When Usman Khan emerged into the hallway armed and ready to begin his rampage of terror it was his mentor Jack Merritt who was the first to rush to stop him.
Friends and colleagues have said that he had found an "affinity" with the convicted terrorists, and was convinced that he could “guide him to redemption”.
But that faith was repaid with violence as Khan slashed out at those who tried to prevent his murderous spree.
A detailed account of the first moments of Friday’s London Bridge attack has emerged for the first time along with stories of the incredible acts of heroism of members of the public.
Khan had been given special permission by the authorities to travel to the capital unsupervised and had in the morning given a “convincing” talk about his rehabilitation during a workshop at Learning Together’s fifth anniversary event.
But the convicted terrorist, who had only been released from prison 11 months earlier, used a break in the afternoon’s proceedings to go into the toilets and tape a fake suicide vest to his body and knives to his hands.
At around 1.55pm he emerged into the hallway on the first floor of the Fishmongers Hall and began his attack.
Mr Merritt, 25, who had helped to organise the event, ran out to try and calm him down along with others who had been in the Banqueting Hall of the Grade I listed building, sources told the Telegraph.
Bryonn Bain, an associate professor with the University of California in Los Angeles who spoke at the conference, said that the “brave” Cambridge graduate “was the first line of defence, he was the first person to confront him”.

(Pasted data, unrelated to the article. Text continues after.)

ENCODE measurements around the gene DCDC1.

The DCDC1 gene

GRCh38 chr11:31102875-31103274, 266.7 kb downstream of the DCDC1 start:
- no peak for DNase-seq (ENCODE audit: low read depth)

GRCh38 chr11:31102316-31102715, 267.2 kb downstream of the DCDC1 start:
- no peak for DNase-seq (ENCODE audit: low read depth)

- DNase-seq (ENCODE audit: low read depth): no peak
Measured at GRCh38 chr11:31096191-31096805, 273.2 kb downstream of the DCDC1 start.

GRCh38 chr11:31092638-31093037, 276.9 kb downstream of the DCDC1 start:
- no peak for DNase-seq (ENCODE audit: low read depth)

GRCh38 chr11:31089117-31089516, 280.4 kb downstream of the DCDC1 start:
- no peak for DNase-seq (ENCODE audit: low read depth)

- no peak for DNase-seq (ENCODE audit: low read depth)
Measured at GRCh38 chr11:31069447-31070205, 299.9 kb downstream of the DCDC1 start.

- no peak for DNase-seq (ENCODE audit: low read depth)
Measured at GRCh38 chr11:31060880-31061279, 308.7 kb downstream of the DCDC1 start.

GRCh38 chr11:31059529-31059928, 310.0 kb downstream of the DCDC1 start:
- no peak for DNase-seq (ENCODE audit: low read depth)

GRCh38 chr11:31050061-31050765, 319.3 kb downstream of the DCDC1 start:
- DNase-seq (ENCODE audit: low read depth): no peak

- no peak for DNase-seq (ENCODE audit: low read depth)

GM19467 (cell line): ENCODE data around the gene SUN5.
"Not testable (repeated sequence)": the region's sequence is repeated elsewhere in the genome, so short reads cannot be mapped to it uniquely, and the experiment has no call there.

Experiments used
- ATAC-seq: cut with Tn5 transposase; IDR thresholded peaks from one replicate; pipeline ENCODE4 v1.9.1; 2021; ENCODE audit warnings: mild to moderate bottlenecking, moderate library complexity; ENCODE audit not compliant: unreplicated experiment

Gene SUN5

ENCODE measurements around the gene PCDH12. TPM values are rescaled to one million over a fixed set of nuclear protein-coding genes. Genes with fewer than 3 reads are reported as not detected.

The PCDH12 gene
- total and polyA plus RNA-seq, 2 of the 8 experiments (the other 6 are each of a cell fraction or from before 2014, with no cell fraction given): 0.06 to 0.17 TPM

Lukasz, a worker at the venue had been cleaning glasses in the basement and heard the screams, also ran to help.
“He goes towards the trouble, he gets there on the first floor and it is very clear that there’s a bad guy, he’s got two knives in his hand, there’s screaming, there’s chaos,” Toby Williamson, chief executive of the Fishmongers Company, told the BBC as he paid tribute to his staff.
Lukasz armed himself with a long stick and “charges towards the bad guy” but hits “something protective”.
"But he’s buying time and he allows others to escape to move to adjacent rooms and at that point he has about a one minute one on one straight combat,” Mr Williamson said.
“This guy Khan then works his way up Lukasz pole slashing with his knife, he takes five wounds to his left side.”
Mr Bain said that it “felt like a warzone... it felt like total chaos."
Lukasz, who it was announced on Monday will be getting an honour for bravery in his native Poland, started to lose strength but two men from the conference rushed to intervene.
One was armed with a fire extinguisher and the other with a narwhal tusk that he had ripped from the wall.
“They come and join the fight and it is pretty gruesome and I think the terrorist decided he was outnumbered, he runs though and goes down the main staircase and the next bit of hell is he is at reception and he can't get out the front door," Mr Williamson said.
Gareth, the doorman "is pushing the door shut as good as he can" whilst another worker named only as Dawn calls the police.